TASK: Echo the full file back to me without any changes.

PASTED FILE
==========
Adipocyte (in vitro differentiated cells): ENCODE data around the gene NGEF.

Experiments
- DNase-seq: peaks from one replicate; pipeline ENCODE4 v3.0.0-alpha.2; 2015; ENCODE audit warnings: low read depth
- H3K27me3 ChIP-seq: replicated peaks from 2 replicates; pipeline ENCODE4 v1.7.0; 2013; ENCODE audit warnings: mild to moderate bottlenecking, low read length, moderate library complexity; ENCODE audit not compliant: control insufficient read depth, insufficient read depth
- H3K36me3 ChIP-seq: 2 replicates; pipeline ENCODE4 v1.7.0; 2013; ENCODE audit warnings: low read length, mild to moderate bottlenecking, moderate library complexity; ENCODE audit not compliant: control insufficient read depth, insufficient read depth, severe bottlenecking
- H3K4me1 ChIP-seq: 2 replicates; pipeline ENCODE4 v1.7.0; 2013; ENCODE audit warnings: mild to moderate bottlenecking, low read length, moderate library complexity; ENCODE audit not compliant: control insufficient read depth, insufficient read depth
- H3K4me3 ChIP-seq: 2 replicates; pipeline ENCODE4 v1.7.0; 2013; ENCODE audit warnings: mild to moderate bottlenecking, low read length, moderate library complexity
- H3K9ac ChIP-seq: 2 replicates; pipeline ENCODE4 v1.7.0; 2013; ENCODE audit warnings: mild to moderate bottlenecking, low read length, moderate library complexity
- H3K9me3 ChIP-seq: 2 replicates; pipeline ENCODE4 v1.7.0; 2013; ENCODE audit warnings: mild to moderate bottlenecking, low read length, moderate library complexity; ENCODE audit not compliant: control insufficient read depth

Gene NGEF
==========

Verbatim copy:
Adipocyte (in vitro differentiated cells): ENCODE data around the gene NGEF.

Experiments
- DNase-seq: peaks from one replicate; pipeline ENCODE4 v3.0.0-alpha.2; 2015; ENCODE audit warnings: low read depth
- H3K27me3 ChIP-seq: replicated peaks from 2 replicates; pipeline ENCODE4 v1.7.0; 2013; ENCODE audit warnings: mild to moderate bottlenecking, low read length, moderate library complexity; ENCODE audit not compliant: control insufficient read depth, insufficient read depth
- H3K36me3 ChIP-seq: 2 replicates; pipeline ENCODE4 v1.7.0; 2013; ENCODE audit warnings: low read length, mild to moderate bottlenecking, moderate library complexity; ENCODE audit not compliant: control insufficient read depth, insufficient read depth, severe bottlenecking
- H3K4me1 ChIP-seq: 2 replicates; pipeline ENCODE4 v1.7.0; 2013; ENCODE audit warnings: mild to moderate bottlenecking, low read length, moderate library complexity; ENCODE audit not compliant: control insufficient read depth, insufficient read depth
- H3K4me3 ChIP-seq: 2 replicates; pipeline ENCODE4 v1.7.0; 2013; ENCODE audit warnings: mild to moderate bottlenecking, low read length, moderate library complexity
- H3K9ac ChIP-seq: 2 replicates; pipeline ENCODE4 v1.7.0; 2013; ENCODE audit warnings: mild to moderate bottlenecking, low read length, moderate library complexity
- H3K9me3 ChIP-seq: 2 replicates; pipeline ENCODE4 v1.7.0; 2013; ENCODE audit warnings: mild to moderate bottlenecking, low read length, moderate library complexity; ENCODE audit not compliant: control insufficient read depth

Gene NGEF